Plant microRNAs: Sentinels in Plant Innate Immunity
Authors: Era Vaidya Malhotra, Anshul Watts, Nimmy M. S.

Plants have an elaborate immune system to defend themselves of invading pathogens. The plant innate immune system provides immunity either by pathogen-associated molecular pattern (PAMP) recognition by plant pattern recognition receptors (PTI: PAMP triggered immunity) or pathogen effector protein recognition by plant resistance genes (ETI: effector triggered immunity). Plants recognise certain highly conserved pathogen molecular motifs (PAMPs), by a set of cell surface receptors known as pattern recognition receptor (PRRs). Recognition of PAMPs leads to activation of MAP kinase signaling pathways and a general defense response is initiated within the plant system. Some pathogens suppress the PTI response and release some effector proteins into the plant cells. The second layer of plant defense comes into play in such situations, where some resistance (R) proteins encoded by resistance genes recognise the pathogen effectors and lead to a rapid and effective defense response.

MicroRNAs (miRNAs) are non-coding endogenous small RNA molecules, nearly 20 -24 nt in length, which play a critical role in post-transcriptional regulation of genes. Most of the mature miRNAs as well as the miRNA targets are evolutionarily conserved. MicroRNAs govern a wide array of plant growth and development processes and are also involved in the plants' response to different biotic and abiotic stresses. Several plant miRNAs have been found to play a role in both PTI as well as ETI responses. The first microRNA discovered to be playing a role in plant defense was the Arabidopsis miR393. MiR393 is a part of the PTI response and is induced in response to a bacterial PAMP flg22. It targets the auxin transporters, leading to their degradation, thus suppressing auxin signalling in the plant cells and thereby suppressing bacterial growth. Several other miRNAs having a similar auxin targeting role and playing a part in PTI have been discovered, such as miR167 and miR160.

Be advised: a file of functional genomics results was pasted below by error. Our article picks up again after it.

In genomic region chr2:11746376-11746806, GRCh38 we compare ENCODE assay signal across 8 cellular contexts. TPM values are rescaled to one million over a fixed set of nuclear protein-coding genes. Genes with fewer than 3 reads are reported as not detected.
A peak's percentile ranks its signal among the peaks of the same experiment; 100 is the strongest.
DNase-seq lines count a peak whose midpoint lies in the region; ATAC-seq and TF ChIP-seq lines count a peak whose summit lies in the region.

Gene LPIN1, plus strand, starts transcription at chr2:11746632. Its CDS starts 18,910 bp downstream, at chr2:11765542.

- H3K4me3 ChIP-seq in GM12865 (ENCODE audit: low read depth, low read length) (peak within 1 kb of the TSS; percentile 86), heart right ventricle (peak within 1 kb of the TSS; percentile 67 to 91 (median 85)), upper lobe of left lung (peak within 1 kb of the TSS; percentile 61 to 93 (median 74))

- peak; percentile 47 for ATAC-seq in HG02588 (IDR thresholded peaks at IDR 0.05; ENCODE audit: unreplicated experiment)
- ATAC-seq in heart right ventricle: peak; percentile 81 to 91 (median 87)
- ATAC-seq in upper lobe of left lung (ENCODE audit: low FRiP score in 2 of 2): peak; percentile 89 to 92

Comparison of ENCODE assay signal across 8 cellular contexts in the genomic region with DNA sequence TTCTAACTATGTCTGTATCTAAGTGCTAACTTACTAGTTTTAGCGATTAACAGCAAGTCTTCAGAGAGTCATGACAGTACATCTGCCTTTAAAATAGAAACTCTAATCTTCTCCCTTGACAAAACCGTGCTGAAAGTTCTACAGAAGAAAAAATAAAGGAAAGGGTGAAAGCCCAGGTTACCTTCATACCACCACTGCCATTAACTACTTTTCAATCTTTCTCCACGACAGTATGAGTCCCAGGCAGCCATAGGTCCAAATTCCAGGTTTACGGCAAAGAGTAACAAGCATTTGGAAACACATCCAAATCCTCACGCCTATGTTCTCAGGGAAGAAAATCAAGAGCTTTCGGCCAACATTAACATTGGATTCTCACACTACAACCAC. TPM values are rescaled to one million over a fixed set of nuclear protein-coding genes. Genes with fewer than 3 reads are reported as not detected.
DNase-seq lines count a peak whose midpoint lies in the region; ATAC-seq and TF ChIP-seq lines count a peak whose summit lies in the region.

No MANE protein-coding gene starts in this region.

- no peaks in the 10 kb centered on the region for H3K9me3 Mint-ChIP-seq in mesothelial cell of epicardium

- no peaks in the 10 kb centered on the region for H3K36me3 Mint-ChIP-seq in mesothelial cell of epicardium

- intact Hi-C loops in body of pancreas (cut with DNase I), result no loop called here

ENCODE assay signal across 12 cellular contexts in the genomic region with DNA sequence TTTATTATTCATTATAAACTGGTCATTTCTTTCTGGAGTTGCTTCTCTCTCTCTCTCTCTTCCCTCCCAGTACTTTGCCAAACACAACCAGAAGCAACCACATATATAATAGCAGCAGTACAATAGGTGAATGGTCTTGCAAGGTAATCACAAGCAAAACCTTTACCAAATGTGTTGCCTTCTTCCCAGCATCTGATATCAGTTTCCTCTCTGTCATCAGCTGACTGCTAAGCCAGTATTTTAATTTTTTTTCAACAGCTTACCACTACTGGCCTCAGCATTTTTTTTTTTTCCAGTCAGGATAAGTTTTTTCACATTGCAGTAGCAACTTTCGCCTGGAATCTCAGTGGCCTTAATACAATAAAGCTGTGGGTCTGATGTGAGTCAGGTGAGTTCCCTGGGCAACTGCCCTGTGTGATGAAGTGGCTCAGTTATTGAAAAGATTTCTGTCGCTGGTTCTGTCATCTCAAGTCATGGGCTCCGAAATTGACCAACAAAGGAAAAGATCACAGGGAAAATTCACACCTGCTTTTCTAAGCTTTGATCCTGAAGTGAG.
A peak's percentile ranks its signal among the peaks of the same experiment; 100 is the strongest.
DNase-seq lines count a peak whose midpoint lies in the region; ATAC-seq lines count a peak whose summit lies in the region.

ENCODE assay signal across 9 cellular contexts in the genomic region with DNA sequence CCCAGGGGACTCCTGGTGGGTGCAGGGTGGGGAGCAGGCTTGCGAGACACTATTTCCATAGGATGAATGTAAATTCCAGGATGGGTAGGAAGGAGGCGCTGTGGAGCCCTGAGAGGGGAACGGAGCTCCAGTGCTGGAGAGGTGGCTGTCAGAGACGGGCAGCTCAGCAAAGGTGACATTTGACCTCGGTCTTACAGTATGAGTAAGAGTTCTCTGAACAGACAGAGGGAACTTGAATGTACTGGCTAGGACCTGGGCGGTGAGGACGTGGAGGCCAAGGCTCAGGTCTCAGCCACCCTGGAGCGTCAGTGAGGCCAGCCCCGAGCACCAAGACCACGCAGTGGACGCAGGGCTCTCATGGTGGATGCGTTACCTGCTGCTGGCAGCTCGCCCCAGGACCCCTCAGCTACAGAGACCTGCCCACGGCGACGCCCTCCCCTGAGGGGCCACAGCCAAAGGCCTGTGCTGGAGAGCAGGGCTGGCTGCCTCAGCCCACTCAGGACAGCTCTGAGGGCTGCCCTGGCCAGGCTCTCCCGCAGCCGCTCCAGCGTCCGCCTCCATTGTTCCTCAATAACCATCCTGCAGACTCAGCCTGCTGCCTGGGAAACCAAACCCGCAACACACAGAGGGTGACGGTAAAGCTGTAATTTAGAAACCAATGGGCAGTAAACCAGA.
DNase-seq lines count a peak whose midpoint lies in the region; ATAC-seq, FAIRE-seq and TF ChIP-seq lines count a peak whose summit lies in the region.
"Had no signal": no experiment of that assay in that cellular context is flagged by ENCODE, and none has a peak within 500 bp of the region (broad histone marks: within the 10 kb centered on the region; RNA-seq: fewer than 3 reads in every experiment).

MiRNAs as part of the induced PTI act by targeting certain genes that are required for/stimulate pathogen growth. As is the case with miR393, such microRNAs once induced, negatively regulate the accumulation of the mRNA of their target genes. These target genes are host genes which augment pathogen spread within the host cells, and their suppression by miRNAs restricts pathogen proliferation. Several other studies have reported the induction of certain microRNAs which target genes that negatively regulate defense response, thus permitting defense response genes to be expressed. Also, there are several reports of suppression of microRNAs which target genes that positively regulate defense response on pathogen attack, thus again helping in smooth functioning of the defense cascade. Examples of such up- or down- regulated microRNAs include miRNAs miR159 and miR319.

As more and more research is carried out to understand the molecular mechanisms of plant immune response, role of microRNAs is slowly being discovered. Several evidences are emerging which suggest that these pathogen-responsive small RNAs regulate gene expression reprogramming on encountering a potential pathogen. Some miRNAs may bring about an immune response by post-transcriptional gene silencing, translational repression or transcriptional gene silencing by direct DNA methylation or chromatin modification.

References:

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About Author / Additional Info:
Scientist at National Research Centre on Plant Biotechnology (NRCPB), Pusa Campus, New Delhi